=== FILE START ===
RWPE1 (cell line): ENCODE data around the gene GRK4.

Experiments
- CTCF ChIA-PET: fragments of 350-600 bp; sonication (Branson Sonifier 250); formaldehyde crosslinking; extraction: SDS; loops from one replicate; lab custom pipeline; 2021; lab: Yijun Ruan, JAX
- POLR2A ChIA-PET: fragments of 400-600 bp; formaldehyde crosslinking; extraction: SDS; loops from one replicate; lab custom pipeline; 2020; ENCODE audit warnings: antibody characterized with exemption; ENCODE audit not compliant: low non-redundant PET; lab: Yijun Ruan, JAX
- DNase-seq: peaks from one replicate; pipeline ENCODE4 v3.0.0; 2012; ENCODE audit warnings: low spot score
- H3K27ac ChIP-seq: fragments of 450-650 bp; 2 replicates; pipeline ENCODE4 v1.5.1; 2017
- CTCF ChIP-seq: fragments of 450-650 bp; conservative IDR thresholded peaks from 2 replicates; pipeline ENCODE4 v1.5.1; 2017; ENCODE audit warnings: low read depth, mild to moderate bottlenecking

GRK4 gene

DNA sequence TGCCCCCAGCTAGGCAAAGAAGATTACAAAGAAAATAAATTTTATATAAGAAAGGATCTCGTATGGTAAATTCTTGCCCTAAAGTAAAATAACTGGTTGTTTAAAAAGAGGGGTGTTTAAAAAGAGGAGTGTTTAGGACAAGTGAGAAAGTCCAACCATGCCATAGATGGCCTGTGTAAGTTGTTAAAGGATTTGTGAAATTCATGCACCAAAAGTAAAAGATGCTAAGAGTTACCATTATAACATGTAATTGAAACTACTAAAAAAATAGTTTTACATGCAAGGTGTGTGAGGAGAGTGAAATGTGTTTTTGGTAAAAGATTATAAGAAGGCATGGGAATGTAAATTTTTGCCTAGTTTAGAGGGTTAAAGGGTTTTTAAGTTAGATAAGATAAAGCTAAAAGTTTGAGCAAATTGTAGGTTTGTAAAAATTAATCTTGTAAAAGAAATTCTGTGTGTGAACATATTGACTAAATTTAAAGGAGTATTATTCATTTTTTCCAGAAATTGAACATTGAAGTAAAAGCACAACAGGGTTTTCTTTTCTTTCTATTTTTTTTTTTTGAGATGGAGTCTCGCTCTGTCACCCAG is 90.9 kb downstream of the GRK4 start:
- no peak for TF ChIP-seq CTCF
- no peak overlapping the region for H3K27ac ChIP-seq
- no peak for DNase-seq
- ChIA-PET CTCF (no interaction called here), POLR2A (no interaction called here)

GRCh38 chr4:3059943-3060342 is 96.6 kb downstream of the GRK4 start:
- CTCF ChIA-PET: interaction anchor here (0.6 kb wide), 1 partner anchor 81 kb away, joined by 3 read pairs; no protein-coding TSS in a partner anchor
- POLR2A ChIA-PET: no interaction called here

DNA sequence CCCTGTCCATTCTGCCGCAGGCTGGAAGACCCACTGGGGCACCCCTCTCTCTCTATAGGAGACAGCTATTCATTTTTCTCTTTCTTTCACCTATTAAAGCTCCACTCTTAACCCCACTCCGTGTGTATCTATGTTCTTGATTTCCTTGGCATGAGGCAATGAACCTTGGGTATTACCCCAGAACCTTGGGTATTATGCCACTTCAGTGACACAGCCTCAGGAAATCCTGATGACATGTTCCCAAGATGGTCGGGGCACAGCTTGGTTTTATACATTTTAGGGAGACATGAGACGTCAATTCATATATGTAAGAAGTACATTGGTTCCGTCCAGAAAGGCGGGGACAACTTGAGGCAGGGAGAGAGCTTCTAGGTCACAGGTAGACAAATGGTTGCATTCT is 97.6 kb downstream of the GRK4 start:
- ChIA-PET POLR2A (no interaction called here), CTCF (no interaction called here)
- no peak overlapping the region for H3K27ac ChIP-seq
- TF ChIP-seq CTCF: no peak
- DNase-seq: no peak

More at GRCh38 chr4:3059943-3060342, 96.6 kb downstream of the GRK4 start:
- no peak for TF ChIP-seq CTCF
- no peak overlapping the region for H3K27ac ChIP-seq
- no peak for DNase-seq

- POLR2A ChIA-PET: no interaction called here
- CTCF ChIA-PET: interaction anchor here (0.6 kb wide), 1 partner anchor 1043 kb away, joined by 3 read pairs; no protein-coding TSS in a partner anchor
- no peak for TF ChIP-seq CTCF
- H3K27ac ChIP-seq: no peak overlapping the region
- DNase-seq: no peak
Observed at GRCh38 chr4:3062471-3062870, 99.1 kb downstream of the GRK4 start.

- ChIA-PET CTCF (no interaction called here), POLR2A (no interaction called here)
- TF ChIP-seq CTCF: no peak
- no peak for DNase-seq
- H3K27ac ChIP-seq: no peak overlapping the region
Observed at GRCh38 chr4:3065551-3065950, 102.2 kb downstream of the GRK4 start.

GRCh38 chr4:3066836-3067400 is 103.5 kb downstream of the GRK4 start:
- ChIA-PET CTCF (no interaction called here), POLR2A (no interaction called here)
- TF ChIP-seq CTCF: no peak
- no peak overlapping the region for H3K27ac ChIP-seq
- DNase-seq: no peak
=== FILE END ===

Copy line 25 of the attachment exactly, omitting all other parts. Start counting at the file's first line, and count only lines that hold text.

- no peak for DNase-seq